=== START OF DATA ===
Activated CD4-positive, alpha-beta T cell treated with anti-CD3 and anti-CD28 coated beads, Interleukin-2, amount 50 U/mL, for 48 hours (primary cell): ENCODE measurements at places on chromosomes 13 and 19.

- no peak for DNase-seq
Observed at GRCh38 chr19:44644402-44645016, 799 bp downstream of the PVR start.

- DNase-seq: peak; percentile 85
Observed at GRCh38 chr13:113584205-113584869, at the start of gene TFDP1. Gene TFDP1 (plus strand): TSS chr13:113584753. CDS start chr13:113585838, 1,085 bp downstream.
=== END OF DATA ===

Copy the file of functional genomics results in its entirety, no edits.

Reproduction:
Activated CD4-positive, alpha-beta T cell treated with anti-CD3 and anti-CD28 coated beads, Interleukin-2, amount 50 U/mL, for 48 hours (primary cell): ENCODE measurements at places on chromosomes 13 and 19.

- no peak for DNase-seq
Observed at GRCh38 chr19:44644402-44645016, 799 bp downstream of the PVR start.

- DNase-seq: peak; percentile 85
Observed at GRCh38 chr13:113584205-113584869, at the start of gene TFDP1. Gene TFDP1 (plus strand): TSS chr13:113584753. CDS start chr13:113585838, 1,085 bp downstream.